1. To start off, you set the scene extremely well. I'm actually nostalgic for creek-wading now. The only thing that's missing is the when. I don't see anything in this opening to differentiate it from a modern story.

    Although I love the setting, I'm not sure about this sequence of dialog. Some of it sounds a little expository.

  2. Your opening paragraph is beautiful. Breathtaking, in fact. I am immersed in the creek, with the girls and their flowers, and I'm feeling a bit romantic and nostalgic, like I'm reading the next Anne of Green Gables.

    Then Olivia whined and the spell was broken. From the dialogue, I got more of a Ramona and Beezus feel.

    These two halves of your beginning are both fine, but I think the tone is so different that I can't quite figure out what the story is going to be about. Personally, I'd vote for the first half, but that's just me. Either way, great potential for the story. I'd love to read more.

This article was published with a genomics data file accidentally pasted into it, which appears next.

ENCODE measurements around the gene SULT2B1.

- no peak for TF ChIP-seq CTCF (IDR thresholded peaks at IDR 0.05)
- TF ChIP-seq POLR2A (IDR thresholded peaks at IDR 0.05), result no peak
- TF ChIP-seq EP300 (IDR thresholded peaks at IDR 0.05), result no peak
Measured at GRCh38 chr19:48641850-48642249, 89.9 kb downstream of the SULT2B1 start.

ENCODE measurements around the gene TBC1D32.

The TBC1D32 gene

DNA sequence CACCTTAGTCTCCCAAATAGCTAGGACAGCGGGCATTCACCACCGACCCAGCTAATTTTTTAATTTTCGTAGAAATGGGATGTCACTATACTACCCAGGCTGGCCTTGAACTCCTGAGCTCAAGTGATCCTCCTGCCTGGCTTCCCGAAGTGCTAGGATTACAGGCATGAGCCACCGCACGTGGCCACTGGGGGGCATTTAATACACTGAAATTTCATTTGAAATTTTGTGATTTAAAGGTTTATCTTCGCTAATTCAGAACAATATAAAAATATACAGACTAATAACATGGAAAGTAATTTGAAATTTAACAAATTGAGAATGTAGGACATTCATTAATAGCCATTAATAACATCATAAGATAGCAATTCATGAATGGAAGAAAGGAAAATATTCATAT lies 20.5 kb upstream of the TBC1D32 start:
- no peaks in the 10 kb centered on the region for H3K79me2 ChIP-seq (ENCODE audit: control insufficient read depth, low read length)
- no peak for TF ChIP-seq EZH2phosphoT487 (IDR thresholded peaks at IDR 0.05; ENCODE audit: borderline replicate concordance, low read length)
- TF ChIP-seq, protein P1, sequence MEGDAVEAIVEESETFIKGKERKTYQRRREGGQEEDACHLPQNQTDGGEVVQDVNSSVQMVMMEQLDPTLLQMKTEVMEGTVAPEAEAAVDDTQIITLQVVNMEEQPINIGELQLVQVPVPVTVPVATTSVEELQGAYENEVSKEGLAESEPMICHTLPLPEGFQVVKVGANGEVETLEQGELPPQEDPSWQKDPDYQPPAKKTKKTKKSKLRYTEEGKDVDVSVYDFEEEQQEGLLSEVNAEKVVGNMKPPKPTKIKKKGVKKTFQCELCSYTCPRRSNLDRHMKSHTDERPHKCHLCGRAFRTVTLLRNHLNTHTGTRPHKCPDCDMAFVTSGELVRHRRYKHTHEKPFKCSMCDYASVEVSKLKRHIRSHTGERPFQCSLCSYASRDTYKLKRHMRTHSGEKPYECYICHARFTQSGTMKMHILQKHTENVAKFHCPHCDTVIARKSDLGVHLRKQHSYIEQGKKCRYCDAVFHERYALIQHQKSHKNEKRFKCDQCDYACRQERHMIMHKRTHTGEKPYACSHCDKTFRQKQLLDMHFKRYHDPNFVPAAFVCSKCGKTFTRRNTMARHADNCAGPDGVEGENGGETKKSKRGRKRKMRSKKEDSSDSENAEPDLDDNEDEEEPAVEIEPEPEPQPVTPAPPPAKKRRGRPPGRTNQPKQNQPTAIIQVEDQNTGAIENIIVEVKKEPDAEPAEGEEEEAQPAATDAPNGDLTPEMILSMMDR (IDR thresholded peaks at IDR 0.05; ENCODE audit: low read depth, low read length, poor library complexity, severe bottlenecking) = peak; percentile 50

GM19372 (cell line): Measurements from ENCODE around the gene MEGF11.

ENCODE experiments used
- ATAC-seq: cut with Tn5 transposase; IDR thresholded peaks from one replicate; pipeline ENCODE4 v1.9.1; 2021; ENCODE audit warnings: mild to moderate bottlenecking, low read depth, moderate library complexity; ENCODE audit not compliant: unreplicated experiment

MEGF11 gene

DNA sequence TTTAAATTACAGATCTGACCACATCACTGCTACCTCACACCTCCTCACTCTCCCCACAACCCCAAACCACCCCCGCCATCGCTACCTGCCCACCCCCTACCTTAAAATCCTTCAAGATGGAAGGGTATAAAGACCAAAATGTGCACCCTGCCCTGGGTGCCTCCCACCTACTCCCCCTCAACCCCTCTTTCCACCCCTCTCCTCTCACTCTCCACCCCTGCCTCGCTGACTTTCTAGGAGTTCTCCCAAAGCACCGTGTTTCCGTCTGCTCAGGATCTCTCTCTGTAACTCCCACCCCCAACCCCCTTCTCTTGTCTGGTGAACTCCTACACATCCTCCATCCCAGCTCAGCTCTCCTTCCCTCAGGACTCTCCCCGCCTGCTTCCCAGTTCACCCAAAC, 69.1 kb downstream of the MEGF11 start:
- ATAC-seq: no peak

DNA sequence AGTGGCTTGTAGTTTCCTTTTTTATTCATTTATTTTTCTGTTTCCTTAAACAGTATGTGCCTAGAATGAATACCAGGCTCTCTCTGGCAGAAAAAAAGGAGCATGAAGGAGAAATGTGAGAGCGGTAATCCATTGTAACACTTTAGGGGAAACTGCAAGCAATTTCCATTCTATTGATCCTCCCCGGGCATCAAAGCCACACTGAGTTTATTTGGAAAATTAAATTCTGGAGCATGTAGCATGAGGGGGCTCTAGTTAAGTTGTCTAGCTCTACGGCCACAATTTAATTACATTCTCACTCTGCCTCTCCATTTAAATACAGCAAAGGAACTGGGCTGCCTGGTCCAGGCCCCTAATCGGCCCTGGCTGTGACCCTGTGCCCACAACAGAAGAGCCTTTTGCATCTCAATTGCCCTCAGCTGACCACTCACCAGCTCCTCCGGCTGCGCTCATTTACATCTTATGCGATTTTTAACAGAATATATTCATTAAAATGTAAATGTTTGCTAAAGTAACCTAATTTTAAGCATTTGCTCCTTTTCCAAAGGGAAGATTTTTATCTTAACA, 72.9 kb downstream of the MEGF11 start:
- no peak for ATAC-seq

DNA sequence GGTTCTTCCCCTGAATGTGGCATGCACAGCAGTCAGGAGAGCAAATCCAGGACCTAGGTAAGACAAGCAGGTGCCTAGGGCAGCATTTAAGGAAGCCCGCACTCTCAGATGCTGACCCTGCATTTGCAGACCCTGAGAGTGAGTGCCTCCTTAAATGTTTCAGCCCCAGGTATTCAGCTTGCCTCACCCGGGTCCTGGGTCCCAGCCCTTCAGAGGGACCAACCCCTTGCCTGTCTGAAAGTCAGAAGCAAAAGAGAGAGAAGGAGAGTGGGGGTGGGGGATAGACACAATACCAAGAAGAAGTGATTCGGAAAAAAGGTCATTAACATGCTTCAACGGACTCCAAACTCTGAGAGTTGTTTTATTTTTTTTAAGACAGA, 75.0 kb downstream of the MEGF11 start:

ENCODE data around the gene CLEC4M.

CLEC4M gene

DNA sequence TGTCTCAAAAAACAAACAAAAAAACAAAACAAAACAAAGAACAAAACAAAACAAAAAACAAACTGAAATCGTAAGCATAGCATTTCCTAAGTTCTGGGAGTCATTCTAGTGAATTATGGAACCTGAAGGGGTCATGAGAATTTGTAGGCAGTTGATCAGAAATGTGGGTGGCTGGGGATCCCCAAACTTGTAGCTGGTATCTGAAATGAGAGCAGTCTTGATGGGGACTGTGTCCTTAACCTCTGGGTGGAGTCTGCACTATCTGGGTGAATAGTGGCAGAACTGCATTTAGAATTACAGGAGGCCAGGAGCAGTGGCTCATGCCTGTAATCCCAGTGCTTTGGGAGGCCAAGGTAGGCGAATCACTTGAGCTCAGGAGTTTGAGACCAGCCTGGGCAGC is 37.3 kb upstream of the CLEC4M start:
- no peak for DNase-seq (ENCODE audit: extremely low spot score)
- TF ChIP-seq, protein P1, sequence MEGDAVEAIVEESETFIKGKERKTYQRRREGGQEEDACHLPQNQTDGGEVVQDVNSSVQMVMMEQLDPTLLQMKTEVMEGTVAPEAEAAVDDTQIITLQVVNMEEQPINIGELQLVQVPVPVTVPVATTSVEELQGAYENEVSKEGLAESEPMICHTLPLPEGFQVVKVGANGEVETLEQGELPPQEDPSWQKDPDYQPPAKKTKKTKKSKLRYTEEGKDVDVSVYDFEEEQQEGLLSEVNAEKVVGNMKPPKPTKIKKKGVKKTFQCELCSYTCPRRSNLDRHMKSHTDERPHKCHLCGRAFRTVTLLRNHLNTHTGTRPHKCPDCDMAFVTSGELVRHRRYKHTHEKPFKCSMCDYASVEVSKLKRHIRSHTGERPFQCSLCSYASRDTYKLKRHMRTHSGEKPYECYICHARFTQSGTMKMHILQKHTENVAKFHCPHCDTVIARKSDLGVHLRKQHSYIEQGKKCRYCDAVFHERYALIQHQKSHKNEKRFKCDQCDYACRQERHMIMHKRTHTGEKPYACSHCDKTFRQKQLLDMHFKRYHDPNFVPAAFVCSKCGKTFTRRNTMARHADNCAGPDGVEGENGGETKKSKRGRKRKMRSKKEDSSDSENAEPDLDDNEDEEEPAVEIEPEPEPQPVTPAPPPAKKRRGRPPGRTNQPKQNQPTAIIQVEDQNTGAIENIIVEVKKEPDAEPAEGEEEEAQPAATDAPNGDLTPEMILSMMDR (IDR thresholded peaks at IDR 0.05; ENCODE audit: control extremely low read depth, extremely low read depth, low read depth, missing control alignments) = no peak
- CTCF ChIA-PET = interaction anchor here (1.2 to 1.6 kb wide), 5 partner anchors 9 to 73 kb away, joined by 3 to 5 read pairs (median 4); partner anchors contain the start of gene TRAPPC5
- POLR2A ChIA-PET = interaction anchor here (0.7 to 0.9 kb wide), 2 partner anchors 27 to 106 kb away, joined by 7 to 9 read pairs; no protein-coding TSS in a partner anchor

3. You do really paint a nice picture of wading in the stream. I can see it vividly from your description.

    My one suggestion would be to sprinkle some of that description throughout the dialogue. This will tie everything together. I do want to read more as well.

  4. This is kind of like a tale of two openings. You start off with a beautiful, vivid image that gives us an immediate sense of place.

    Then the dialogue starts to drag. I agree, it seems a bit expository, but it just doesn't sparkle the way it should.

    I found myself wondering if perhaps you had started the story too early. Can you give us more of a hint about what the central conflict will be so that there's more tension and urgency?